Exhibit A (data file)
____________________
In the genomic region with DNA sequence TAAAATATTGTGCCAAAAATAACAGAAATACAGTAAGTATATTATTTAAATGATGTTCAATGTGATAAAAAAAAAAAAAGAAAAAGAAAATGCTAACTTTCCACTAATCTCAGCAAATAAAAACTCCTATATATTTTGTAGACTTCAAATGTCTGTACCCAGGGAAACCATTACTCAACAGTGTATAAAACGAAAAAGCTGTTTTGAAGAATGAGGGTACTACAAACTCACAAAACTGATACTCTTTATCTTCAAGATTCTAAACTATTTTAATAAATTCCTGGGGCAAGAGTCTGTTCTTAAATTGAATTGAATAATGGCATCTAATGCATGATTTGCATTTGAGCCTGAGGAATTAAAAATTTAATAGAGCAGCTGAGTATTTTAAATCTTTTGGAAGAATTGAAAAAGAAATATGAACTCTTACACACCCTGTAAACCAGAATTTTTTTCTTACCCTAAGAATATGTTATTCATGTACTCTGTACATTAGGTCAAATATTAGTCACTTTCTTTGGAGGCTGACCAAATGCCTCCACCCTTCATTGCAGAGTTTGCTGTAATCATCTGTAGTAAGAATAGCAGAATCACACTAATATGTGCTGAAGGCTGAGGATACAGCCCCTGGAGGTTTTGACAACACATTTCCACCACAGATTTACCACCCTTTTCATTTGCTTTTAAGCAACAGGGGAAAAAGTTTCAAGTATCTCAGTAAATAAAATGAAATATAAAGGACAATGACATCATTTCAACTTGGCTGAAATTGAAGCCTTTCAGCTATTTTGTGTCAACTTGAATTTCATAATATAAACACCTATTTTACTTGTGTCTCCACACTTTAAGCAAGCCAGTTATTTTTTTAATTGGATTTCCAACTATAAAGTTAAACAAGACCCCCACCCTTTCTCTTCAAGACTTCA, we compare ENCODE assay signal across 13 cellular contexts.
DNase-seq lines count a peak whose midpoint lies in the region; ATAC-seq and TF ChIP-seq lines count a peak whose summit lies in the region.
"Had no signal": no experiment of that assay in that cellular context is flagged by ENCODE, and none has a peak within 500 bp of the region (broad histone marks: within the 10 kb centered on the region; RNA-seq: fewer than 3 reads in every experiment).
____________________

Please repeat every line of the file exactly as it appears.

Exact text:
In the genomic region with DNA sequence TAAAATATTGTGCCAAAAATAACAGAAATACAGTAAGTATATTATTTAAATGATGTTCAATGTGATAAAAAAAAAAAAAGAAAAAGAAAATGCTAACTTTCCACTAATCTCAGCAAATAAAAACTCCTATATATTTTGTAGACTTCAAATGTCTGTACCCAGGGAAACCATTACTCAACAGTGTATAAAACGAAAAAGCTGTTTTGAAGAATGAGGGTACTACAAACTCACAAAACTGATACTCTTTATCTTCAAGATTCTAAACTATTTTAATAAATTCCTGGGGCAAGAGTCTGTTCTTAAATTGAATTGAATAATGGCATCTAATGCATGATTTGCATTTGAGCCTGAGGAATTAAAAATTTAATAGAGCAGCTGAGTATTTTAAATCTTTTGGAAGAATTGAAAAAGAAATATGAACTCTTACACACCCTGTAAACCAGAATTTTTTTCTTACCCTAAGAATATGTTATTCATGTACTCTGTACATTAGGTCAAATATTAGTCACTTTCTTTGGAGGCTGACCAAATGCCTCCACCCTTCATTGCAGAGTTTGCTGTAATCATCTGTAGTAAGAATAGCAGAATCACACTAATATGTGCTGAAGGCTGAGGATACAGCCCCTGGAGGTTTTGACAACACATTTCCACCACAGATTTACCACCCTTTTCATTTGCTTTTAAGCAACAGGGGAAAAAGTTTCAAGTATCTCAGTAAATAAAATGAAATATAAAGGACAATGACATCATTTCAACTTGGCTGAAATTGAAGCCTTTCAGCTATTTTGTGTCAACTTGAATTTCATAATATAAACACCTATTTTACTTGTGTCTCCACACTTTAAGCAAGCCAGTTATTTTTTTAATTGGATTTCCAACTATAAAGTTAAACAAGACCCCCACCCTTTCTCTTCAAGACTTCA, we compare ENCODE assay signal across 13 cellular contexts.
DNase-seq lines count a peak whose midpoint lies in the region; ATAC-seq and TF ChIP-seq lines count a peak whose summit lies in the region.
"Had no signal": no experiment of that assay in that cellular context is flagged by ENCODE, and none has a peak within 500 bp of the region (broad histone marks: within the 10 kb centered on the region; RNA-seq: fewer than 3 reads in every experiment).